And they didn’t even do the stereo mixes right some of the time, in our opinion. But wall to wall beats all stacked up in the middle any day of the week.

If you like mono Beatles records you will have to do your own shootouts for them, because we have never heard a mono Beatles record sound good enough to compete with our Hot Stamper stereo pressings.

Our Famous 2-packs

Our 2-pack sets combine two copies of the same album, with at least a Super Hot Stamper sonic grade on the better of each "good" side, which simply means you have before you a pair of records that offers superb sound for the entire album.

Audiophiles are often surprised when they hear that an LP can sound amazing on one side and mediocre on the other, but since each side is pressed from different metalwork which has been aligned independently, and perhaps even cut by different mastering engineers from tapes of wildly differently quality, in our experience it happens all the time. In fact it's much more common for a record to earn different sonic grades for its two sides than it is to rate the same grade. That's just the way it goes in analog, where there's no way to know how a any given side of a record sounds until you play it, and, more importantly, in the world of sound everything is relative.

Since each of the copies in the 2-pack will have one good side and one noticeably weaker or at best more run-of-the-mill side, you'll be able to compare them on your own to hear just what it is that the Hot Stamper sides give you. This has the added benefit of helping you to improve your critical listening skills. We'll clearly mark which copy is Hot for each side, so if you don't want to bother with the other sides you certainly won't have to.

Vinyl Condition

Mint Minus Minus and maybe a bit better is about as quiet as any vintage pressing will play, and since only the right vintage pressings have any hope of sounding good on this album, that will most often be the playing condition of the copies we sell. (The copies that are even a bit noisier get listed on the site are seriously reduced prices or traded back in to the local record stores we shop at.)

Those of you looking for quiet vinyl will have to settle for the sound of later pressings and Heavy Vinyl reissues, purchased elsewhere of course as we have no interest in selling records that don't have the vintage analog magic that is a key part of the appeal of these wonderful recordings.

If you want to make the trade-off between bad sound and quiet surfaces with whatever Heavy Vinyl pressing might be available, well, that's certainly your prerogative, but we can't imagine losing what's good about this music -- the size, the energy, the presence, the clarity, the weight -- just to hear it with less background noise.

Track Commentary

The Tracklist tab above will take you to a select song breakdown for each side, with plenty of What to Listen For advice. Other records with track breakdowns can be found here.

Side One

  • Help! (A Number One Hit)
  • The Night Before
  • One of the biggest problems we found with this album is for the top end to be somewhat lacking. On the better copies, the cymbals on this track will sound correct and lively.
  • You’ve Got to Hide Your Love Away
  • One of the reasons this song sounds so good is that there are only acoustic instruments being played. There's not an electric guitar to be found anywhere in the mix, one of the few tracks that can make that claim. We love the Tubey Magical guitars and voices found on early Beatles albums, and this song is a good example of both.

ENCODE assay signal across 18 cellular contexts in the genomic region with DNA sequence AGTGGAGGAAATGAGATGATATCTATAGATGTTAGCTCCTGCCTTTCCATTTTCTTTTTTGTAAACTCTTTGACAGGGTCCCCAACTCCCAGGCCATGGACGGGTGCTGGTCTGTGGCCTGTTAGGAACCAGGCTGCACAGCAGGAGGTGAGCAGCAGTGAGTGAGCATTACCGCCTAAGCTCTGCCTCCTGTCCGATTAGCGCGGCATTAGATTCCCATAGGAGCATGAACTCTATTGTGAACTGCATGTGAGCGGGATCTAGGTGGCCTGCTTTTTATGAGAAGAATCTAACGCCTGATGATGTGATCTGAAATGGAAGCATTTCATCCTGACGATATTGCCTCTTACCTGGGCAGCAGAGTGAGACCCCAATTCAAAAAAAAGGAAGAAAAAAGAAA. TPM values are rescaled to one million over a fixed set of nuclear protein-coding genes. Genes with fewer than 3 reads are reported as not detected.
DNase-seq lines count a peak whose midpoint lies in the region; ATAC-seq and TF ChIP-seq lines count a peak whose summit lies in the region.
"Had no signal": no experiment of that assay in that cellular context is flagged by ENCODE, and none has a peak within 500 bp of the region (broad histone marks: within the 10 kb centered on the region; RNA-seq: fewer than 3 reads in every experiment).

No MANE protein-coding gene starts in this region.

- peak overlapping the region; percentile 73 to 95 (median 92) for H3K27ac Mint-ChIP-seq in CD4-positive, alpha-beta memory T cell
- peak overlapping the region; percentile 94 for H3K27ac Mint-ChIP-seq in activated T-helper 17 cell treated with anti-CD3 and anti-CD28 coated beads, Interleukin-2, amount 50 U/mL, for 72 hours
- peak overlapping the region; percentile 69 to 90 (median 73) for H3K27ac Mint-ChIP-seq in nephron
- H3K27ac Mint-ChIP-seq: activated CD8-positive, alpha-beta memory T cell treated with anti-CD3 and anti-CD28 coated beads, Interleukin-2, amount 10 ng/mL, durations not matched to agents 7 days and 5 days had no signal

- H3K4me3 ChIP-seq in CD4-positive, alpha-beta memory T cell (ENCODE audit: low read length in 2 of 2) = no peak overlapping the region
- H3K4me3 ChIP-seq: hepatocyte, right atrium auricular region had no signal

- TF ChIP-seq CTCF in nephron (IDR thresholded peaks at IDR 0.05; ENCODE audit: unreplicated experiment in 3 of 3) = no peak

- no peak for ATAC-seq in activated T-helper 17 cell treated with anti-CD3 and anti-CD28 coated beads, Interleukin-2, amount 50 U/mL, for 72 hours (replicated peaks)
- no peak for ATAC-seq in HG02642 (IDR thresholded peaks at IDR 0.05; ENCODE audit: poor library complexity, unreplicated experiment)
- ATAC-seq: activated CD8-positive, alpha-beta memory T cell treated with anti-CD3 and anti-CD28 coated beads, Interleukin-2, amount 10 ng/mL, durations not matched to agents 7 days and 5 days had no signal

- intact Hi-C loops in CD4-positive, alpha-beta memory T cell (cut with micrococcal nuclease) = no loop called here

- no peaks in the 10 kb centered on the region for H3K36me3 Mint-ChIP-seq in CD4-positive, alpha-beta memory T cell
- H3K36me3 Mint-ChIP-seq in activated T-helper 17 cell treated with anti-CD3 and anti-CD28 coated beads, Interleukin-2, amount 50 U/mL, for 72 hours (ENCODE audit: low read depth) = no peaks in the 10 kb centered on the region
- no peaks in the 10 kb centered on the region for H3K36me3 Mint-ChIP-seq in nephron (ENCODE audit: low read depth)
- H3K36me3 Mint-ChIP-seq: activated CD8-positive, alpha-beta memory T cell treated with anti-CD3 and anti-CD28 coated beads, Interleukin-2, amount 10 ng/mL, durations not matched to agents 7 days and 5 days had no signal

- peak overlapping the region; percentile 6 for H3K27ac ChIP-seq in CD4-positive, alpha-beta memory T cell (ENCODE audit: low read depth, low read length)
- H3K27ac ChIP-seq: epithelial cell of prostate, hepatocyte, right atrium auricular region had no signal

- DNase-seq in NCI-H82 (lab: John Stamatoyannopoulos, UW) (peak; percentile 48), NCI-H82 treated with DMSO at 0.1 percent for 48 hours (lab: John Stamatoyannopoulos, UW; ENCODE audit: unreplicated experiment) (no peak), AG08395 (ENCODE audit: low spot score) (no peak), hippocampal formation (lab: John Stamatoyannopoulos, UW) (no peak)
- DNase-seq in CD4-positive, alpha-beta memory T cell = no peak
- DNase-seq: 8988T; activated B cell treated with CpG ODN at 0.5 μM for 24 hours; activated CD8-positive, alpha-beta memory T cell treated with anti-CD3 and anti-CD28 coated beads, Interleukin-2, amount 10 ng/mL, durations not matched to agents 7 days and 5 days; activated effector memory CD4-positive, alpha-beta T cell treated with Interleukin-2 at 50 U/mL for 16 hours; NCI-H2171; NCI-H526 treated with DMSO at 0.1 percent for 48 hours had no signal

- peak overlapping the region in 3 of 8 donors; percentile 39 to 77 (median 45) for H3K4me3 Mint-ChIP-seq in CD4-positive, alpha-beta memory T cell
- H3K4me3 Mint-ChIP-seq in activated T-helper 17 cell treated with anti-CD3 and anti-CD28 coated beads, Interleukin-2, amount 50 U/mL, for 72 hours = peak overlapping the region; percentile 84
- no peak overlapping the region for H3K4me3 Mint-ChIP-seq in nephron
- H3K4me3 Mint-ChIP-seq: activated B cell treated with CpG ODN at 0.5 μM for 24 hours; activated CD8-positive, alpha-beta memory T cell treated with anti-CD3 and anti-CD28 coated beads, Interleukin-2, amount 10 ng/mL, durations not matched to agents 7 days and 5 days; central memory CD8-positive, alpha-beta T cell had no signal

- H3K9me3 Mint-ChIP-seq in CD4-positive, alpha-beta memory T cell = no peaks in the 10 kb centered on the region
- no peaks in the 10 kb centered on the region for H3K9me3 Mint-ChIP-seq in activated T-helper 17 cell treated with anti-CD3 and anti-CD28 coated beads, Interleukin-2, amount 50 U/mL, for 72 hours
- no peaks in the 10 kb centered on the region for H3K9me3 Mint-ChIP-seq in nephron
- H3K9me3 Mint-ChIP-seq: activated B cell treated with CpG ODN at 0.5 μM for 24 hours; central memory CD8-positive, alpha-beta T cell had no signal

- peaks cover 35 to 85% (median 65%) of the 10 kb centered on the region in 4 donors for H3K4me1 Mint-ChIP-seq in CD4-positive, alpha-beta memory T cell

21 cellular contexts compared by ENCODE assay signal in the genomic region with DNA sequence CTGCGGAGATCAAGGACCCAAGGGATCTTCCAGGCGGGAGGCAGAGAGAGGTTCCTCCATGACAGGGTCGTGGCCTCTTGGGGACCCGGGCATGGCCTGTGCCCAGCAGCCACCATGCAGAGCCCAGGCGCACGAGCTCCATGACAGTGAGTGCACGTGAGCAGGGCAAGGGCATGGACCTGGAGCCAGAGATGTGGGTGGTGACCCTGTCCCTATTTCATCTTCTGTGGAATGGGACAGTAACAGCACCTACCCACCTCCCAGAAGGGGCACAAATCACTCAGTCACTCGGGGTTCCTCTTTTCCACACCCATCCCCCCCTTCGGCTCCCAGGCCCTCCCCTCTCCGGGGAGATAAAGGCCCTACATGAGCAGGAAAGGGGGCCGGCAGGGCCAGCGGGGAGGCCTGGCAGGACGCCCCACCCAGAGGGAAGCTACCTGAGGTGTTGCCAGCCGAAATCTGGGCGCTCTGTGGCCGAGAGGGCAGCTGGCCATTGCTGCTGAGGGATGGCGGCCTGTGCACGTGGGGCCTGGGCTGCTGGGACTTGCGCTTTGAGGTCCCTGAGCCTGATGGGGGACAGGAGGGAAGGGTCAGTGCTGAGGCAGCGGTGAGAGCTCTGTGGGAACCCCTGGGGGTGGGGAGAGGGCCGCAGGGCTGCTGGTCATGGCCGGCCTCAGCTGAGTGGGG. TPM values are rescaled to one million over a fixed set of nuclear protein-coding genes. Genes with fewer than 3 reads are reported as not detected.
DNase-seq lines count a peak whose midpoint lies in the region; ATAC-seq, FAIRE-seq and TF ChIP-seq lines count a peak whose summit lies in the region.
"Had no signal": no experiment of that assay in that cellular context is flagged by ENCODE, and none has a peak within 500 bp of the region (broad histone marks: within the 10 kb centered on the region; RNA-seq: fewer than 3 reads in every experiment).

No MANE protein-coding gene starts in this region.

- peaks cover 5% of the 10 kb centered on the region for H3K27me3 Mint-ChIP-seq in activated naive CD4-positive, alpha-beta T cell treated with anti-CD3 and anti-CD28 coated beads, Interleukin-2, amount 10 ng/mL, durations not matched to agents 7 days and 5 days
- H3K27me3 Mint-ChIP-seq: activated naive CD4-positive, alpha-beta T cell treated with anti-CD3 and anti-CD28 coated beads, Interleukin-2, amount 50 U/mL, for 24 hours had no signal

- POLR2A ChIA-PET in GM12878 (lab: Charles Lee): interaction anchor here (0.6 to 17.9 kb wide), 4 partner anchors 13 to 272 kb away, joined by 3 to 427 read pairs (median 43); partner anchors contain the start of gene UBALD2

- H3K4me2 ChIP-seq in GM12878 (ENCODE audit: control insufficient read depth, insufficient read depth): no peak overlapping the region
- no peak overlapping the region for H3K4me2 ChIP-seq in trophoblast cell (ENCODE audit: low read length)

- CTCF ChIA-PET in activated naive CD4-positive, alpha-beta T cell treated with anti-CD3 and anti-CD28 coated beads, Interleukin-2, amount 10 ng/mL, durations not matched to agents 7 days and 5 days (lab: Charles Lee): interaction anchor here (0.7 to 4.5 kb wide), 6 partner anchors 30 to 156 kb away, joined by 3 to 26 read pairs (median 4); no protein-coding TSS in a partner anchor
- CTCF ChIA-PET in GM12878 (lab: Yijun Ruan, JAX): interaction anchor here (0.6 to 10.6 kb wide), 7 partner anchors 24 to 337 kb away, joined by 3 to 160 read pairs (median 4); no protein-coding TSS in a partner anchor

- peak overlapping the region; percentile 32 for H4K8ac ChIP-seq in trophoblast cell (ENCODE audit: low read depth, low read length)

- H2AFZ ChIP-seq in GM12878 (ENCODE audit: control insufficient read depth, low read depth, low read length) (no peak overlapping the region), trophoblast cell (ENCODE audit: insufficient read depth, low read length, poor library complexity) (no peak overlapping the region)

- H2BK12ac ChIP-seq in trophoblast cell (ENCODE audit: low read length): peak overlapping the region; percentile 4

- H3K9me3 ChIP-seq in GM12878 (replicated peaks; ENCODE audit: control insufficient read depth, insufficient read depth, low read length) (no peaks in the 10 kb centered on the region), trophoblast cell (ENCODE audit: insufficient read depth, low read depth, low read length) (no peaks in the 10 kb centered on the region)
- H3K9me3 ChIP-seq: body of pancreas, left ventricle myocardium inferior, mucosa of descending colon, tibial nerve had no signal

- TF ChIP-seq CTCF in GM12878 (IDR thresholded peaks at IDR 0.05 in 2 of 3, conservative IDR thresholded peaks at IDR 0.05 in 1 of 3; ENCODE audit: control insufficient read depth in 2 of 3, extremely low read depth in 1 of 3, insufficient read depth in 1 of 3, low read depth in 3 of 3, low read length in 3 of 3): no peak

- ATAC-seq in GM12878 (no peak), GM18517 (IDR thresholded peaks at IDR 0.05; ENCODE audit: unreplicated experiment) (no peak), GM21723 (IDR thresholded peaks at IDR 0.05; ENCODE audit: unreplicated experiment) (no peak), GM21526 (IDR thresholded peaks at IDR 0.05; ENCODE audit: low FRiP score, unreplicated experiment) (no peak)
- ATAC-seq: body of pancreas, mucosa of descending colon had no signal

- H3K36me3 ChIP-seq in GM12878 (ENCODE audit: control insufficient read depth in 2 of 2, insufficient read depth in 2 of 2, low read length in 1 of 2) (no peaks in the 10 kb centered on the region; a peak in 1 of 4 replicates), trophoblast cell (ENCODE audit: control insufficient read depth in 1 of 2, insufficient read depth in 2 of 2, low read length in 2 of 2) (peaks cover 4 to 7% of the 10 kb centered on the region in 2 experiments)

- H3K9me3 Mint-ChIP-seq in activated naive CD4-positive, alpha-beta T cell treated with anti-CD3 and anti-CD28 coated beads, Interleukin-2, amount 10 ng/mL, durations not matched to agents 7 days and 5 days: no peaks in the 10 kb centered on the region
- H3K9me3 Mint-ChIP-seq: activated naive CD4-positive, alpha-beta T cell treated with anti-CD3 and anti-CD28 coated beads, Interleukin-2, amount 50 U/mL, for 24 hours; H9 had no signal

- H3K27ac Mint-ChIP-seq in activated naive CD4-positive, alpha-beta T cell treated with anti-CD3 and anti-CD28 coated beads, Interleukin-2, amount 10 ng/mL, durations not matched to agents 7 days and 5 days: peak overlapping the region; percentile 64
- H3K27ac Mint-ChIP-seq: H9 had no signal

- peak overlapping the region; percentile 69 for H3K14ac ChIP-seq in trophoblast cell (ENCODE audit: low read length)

• I Need You
  • Another Girl
  • You’re Gonna Lose That Girl
  • Ticket to Ride (A Number One Hit)

Side Two

  • Act Naturally
  • It’s Only Love
  • One of the best sounding tracks on the album. The better copies have an exceptionally sweet and open top end. John's voice is double tracked and sounds wonderful.
  • You Like Me Too Much
  • Tell Me What You See
  • This track has harmonic distortion which can clearly be heard on the vocals. When the chorus comes in it's quite obvious that there are extra generations of tape between you and The Beatles. That said, the better the copy the less the shortcomings of the pressing will add to the distortion that's already on the tape.
  • I’ve Just Seen a Face
  • This is potentially one of the best sounding tracks on side two. If you have a Hot Stamper copy and want to impress your audiophile friends, this track should do the trick.
  • Yesterday (A Number One Hit)
  • We stand by our earlier assertion that this song can sound wonderful on a German pressing (the rest of the album not so much).
    The right Brit pressings deliver plenty of warmth, sweetness, and midrange magic on this beautiful song. Just listen to the texture on the strings to hear what's right about the estimable Norman Smith's one-inch, four-track, all-tube engineering.
  • Dizzy Miss Lizzy
  • Not one of the better sounding songs on Help, but a good test for tonality. If your copy is even slightly bright this track will tear your head off.

AMG 5 Star Rave Review

Since Lennon wrote a third more songs than McCartney, it's easy to forgive a pair of minor numbers ("It's Only Love," "Tell Me What You See"), especially since they're overshadowed by four great songs. His Dylan infatuation holds strong, particularly on the plaintive "You've Got to Hide Your Love Away" and the title track, where the brash arrangement disguises Lennon's desperation.

Driven by an indelible 12-string guitar, "Ticket to Ride" is another masterpiece and "You're Going to Lose That Girl" is the kind of song McCartney effortlessly tosses off — which he does with the jaunty "The Night Before" and "Another Girl," two very fine tunes that simply update his melodic signature.

He did much better with "I've Just Seen a Face," an irresistible folk-rock gem, and "Yesterday," a simple, beautiful ballad whose arrangement — an acoustic guitar supported by a string quartet — and composition suggested much more sophisticated and adventurous musical territory, which the group immediately began exploring with Rubber Soul.